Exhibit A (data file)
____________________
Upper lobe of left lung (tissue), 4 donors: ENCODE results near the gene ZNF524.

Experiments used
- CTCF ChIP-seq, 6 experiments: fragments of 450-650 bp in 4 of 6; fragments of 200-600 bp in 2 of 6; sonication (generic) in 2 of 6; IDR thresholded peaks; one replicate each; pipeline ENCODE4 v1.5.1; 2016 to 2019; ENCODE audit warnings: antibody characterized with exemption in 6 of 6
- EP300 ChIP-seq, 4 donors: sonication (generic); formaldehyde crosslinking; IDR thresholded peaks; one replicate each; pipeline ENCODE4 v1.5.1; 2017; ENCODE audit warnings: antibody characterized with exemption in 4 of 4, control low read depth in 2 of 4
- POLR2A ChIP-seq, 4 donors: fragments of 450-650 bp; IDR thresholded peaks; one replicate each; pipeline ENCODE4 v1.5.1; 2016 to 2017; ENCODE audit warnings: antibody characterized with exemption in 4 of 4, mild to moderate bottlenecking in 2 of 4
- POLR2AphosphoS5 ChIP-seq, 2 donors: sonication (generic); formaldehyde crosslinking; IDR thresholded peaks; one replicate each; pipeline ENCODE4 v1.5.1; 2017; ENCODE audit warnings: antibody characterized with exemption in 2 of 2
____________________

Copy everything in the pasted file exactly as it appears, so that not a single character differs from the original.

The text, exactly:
Upper lobe of left lung (tissue), 4 donors: ENCODE results near the gene ZNF524.

Experiments used
- CTCF ChIP-seq, 6 experiments: fragments of 450-650 bp in 4 of 6; fragments of 200-600 bp in 2 of 6; sonication (generic) in 2 of 6; IDR thresholded peaks; one replicate each; pipeline ENCODE4 v1.5.1; 2016 to 2019; ENCODE audit warnings: antibody characterized with exemption in 6 of 6
- EP300 ChIP-seq, 4 donors: sonication (generic); formaldehyde crosslinking; IDR thresholded peaks; one replicate each; pipeline ENCODE4 v1.5.1; 2017; ENCODE audit warnings: antibody characterized with exemption in 4 of 4, control low read depth in 2 of 4
- POLR2A ChIP-seq, 4 donors: fragments of 450-650 bp; IDR thresholded peaks; one replicate each; pipeline ENCODE4 v1.5.1; 2016 to 2017; ENCODE audit warnings: antibody characterized with exemption in 4 of 4, mild to moderate bottlenecking in 2 of 4
- POLR2AphosphoS5 ChIP-seq, 2 donors: sonication (generic); formaldehyde crosslinking; IDR thresholded peaks; one replicate each; pipeline ENCODE4 v1.5.1; 2017; ENCODE audit warnings: antibody characterized with exemption in 2 of 2